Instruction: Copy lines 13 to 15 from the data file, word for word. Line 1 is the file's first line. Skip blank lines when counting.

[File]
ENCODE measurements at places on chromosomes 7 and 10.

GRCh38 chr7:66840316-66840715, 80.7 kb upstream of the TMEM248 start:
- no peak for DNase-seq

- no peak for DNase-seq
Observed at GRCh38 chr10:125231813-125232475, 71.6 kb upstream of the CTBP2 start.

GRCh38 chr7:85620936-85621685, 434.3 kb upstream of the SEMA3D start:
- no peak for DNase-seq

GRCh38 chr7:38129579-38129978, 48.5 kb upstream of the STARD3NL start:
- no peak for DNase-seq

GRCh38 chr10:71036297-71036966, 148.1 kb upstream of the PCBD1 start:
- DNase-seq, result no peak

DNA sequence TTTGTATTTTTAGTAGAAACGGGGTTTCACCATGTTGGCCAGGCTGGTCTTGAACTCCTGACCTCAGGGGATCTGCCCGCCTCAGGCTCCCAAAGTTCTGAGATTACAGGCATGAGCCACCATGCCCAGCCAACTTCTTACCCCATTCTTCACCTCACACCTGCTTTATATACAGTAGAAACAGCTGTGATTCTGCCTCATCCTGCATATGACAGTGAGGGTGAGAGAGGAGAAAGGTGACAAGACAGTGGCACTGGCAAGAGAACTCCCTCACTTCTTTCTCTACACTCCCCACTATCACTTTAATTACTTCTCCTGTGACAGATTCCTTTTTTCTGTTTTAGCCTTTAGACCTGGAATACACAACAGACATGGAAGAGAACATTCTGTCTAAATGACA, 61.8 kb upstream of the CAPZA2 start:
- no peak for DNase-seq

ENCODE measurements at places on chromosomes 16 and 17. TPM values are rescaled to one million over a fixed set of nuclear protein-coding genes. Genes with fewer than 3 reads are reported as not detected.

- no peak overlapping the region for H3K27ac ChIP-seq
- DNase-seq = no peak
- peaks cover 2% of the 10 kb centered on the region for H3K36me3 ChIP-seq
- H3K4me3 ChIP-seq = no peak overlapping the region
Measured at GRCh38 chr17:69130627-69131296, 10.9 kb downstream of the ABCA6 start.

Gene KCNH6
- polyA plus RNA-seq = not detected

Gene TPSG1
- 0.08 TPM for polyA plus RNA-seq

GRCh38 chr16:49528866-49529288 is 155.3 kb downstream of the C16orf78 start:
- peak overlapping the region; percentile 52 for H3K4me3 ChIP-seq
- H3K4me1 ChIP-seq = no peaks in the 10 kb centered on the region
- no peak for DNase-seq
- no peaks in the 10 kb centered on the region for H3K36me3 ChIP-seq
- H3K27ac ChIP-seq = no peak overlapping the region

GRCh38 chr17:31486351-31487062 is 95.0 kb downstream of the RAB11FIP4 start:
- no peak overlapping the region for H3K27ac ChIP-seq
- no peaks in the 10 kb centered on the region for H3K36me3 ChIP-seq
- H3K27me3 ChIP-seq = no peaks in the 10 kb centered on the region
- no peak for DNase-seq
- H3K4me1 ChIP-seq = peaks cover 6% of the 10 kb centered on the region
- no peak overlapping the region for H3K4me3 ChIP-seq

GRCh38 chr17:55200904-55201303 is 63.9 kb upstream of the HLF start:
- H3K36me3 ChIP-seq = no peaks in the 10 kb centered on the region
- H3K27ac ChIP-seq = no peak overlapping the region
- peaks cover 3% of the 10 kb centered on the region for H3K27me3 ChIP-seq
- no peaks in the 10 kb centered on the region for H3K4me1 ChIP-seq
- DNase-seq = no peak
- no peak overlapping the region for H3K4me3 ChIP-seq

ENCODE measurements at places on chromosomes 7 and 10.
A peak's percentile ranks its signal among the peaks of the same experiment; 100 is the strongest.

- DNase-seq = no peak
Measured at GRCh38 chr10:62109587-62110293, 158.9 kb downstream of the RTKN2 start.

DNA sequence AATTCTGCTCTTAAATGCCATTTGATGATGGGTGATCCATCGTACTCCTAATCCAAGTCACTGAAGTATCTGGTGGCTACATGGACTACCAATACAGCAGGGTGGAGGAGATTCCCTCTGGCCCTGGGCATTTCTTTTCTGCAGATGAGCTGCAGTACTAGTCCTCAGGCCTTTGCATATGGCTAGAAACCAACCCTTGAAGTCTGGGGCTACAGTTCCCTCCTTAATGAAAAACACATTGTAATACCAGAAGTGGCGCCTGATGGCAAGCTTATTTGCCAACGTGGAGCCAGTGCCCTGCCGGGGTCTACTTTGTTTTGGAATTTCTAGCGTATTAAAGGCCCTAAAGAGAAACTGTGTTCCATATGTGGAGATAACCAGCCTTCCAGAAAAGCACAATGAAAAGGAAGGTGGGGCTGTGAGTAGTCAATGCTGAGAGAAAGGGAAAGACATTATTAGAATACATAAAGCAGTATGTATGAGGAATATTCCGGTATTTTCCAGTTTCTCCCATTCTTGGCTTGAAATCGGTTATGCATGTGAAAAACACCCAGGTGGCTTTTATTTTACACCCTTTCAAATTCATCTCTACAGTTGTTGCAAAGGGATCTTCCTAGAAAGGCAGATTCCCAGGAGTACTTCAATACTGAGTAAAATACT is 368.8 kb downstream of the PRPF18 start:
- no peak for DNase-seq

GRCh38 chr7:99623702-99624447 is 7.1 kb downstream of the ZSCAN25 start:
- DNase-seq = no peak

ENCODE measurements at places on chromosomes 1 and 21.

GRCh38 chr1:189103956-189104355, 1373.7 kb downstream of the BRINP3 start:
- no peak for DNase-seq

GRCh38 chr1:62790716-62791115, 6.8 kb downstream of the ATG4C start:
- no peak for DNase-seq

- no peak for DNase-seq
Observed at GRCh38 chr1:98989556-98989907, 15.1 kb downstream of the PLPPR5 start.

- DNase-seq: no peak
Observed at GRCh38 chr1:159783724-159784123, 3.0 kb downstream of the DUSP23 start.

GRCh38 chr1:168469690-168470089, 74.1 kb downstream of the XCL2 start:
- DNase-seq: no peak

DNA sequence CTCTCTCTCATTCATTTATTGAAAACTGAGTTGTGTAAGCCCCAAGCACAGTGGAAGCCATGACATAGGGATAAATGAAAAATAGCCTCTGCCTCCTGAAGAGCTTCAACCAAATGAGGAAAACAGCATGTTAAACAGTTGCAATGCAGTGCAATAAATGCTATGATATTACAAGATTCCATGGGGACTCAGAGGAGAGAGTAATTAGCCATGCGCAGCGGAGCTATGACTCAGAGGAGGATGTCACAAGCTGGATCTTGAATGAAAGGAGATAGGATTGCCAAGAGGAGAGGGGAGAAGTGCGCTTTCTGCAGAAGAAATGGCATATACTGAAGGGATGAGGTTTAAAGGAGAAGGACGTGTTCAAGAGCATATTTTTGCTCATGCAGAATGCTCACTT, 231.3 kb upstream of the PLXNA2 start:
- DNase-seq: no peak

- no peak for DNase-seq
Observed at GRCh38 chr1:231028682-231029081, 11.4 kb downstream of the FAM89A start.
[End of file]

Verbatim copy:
- no peak for DNase-seq

ENCODE measurements at places on chromosomes 16 and 17. TPM values are rescaled to one million over a fixed set of nuclear protein-coding genes. Genes with fewer than 3 reads are reported as not detected.

- no peak overlapping the region for H3K27ac ChIP-seq